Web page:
I recently read Generating Hope: A Strategy for Reaching the Postmodern Generation by Jimmy Long. Here’s a few thoughts from this text that I thought were particularly helpful with discerning where our churches should be in relation to the significant culture changes.
The Church is at a major critical juncture in regard to two major cultural changes. First, we are transitioning in leadership and authority from the Baby-Boomers generation to Generation X. Second, there is a philosophical shift that is occurring (or perhaps has fully occurred) in the western society where the culture moves from the modern to the postmodern era.
The big question is, how do we respond to the change in culture? As the Baby Boomers (and earlier generations) begin to relinquish the leadership reigns what will that look like? What kind of tension is this creating and how are we responding? From all appearances, it seems that most churches were built in and for the previous culture – the modern culture. Now the culture is changing and the church is having trouble connecting.
Jimmy Long gives the five models that help us to understand how the Church relates to the culture as it changes from modern to postmodern.
- Assimilating church – The church tries to make itself relevant to the prevailing culture by adopting some of the culture’s characteristics. The church supposedly does this in order to be welcomed by the culture and to encourage the culture to be open to the gospel. Scriptural reference from 1 Corinthians 9:20. If the church becomes too assimilated you can’t tell the difference between culture and church. If that happens then there isn’t much need for the church. I can get Jesus without the Church.
- Protecting church – Christians respond to sinfulness and its consequences with a sense of hopelessness and a desire for protection. “All of this is beyond my understanding and control. I can’t make any difference in the world. Sin is awful and powerful. My best strategy is to build a wall around myself and my family to keep out the changes and evil.” This worldview represents a dualistic approach to society that sees the church as good and the culture as bad. The protective church seem to have little faith in God’s sovereignty – Matthew 16:18.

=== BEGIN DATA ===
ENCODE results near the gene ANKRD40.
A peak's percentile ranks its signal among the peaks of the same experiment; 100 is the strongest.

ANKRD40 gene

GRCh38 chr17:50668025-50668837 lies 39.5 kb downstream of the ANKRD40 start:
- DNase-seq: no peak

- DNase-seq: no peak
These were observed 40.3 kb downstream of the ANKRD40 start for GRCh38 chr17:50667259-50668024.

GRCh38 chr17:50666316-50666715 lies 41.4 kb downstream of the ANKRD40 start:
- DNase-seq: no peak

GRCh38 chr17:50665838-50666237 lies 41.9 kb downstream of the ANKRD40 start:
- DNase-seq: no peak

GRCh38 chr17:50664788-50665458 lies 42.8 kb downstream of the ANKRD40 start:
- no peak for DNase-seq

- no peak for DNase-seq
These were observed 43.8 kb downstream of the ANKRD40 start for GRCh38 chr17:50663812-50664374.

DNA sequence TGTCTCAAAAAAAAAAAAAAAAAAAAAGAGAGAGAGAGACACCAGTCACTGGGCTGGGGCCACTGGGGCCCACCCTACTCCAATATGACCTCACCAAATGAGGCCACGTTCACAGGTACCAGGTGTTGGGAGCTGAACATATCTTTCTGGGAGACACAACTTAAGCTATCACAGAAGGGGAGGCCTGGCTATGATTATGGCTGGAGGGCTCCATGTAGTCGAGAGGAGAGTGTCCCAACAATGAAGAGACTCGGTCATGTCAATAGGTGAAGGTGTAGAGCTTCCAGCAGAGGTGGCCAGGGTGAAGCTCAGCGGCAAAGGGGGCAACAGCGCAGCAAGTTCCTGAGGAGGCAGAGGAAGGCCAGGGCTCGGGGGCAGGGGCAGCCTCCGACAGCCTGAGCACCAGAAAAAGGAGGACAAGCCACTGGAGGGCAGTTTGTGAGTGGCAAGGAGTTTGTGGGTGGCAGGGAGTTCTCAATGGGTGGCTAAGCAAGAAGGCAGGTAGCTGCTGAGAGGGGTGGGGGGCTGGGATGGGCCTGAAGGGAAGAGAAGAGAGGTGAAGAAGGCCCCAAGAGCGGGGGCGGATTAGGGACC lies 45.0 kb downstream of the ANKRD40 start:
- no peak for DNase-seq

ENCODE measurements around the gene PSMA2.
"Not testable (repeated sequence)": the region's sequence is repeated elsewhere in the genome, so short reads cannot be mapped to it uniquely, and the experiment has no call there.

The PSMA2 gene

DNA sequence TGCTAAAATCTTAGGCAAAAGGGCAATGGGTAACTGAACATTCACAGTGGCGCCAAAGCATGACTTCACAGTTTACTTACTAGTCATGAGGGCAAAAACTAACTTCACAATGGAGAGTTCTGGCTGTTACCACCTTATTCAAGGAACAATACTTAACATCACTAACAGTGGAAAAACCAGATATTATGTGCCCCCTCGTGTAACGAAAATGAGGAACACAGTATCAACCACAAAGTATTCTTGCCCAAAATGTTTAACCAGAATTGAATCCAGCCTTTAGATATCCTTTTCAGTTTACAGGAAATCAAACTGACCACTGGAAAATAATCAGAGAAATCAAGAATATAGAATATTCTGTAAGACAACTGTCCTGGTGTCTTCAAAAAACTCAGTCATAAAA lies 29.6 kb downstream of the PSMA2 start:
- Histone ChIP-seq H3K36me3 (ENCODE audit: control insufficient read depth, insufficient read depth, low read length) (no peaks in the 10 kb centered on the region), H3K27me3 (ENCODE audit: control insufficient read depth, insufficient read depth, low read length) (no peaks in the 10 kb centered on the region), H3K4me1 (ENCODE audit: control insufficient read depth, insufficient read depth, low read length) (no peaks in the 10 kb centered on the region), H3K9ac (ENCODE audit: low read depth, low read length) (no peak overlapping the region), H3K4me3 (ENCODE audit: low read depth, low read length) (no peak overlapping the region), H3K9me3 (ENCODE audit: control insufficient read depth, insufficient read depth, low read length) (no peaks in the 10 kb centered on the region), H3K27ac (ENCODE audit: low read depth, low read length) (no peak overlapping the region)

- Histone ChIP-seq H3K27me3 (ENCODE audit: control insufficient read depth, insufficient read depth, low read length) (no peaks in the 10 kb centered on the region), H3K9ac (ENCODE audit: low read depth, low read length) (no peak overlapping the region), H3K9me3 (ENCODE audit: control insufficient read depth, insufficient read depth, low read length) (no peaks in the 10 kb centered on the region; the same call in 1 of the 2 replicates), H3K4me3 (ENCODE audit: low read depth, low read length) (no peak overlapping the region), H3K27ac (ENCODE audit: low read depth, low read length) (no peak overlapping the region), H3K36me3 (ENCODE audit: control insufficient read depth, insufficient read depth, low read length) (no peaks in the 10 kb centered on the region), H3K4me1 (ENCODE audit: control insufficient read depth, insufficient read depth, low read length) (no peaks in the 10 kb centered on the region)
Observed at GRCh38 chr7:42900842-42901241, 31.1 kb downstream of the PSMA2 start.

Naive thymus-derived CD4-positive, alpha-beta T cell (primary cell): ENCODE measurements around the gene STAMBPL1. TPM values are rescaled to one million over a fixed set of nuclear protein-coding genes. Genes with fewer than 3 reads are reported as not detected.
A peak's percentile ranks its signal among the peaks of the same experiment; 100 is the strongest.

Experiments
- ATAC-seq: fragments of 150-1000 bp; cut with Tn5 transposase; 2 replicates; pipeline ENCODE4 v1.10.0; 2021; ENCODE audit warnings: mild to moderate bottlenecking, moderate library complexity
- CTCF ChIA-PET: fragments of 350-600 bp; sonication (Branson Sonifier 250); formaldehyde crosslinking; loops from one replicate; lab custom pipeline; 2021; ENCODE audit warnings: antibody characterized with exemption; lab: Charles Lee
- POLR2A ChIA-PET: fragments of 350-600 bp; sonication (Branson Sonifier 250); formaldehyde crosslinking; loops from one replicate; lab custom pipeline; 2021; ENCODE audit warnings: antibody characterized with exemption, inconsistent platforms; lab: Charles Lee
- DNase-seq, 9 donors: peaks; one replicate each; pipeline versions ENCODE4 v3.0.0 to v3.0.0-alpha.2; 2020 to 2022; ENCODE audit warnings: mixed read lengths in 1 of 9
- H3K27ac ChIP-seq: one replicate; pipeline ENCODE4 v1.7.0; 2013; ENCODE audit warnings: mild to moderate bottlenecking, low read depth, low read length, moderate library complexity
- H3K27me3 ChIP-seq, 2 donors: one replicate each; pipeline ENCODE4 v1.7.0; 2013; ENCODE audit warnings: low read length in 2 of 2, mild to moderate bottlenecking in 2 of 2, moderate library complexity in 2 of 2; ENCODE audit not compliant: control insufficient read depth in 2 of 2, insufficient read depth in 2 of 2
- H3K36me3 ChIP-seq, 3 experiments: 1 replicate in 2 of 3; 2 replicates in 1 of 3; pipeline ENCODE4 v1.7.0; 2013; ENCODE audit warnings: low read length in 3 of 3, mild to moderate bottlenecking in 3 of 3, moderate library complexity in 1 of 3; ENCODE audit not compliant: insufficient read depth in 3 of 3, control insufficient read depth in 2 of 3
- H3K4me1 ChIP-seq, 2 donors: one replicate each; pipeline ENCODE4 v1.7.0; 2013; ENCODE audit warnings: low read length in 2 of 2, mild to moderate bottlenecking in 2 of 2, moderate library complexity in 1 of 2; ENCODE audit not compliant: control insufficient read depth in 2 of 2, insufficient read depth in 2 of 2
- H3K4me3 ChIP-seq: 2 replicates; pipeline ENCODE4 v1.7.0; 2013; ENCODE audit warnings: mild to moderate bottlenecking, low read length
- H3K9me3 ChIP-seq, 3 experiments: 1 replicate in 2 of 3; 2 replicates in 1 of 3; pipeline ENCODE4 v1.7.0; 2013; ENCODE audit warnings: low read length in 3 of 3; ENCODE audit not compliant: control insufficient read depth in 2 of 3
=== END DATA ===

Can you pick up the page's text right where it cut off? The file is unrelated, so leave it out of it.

- Unchanging Church – Pretty much ignores the culture. Views the church as having nothing to do with present culture. The church is above and beyond the culture. Tries to hold on to its own traditions by rising above culture. Christians in the unchanging church try to equate their own traditions, as exemplified in the above story, with Jesus’ blessings. The weakness of this model is that although the culture and the people within the culture do change, the church does not change to meet people where they are. As the culture continues to change, the unchanging church model becomes more and more marginalized and exerts less and less impact on society.
- Battling Church – Fears the annihilation of the church and is fighting back with all the weapons it can muster. James Dobson states, “The heated dispute over values in Western nations is simply a continuation of the age old struggle between the principles of righteousness and the kingdom of darkness and someday soon I believe a winner will emerge and the loser will fade from memory. Sees the church essentially as the new Israel.
- Influencing Church – Instead of seeing the culture as a battlefield and Christians as warriors, the influencing church sees the world as a mission field and Christians as missionaries. Sees itself as intimately involved in the culture. Redemption does not change their involvement in the culture, but it changes them as the character of their involvement. They see the neighborhood and the local school as mission fields, not battlegrounds. Far from being military bunkers, their homes are “havens of hospitality” with the Welcome sign displayed out front. For them evangelism comes first and cultural change comes second. The gospel message will be powerful only through showing love to neighbors and living lives of integrity. Those in the influencing church see others as people created by God and in need of God, not as the enemies of God. So their strategy in one of influence, dialogue and a prophetic voice.
[ee-goh-sen-trik, eg-oh-] Show IPA
1.having or regarding the self or the individual as the center of all things: an egocentric philosophy that ignores social causes.
2.having little or no regard for interests, beliefs, or attitudes other than one’s own; self-centered: an egocentric person; egocentric demands upon the time and patience of others.
[eth-noh-sen-triz-uhm] Show IPA
1.Sociology . the belief in the inherent superiority of one’s own ethnic group or culture
2.a tendency to view alien groups or cultures from the perspective of one’s own.
What to know what prevents a group from achieving success? Simple . . . not following and working consistent with its’ vision and mission. Want to know what kills a mission or vision as fast as anything else? See above.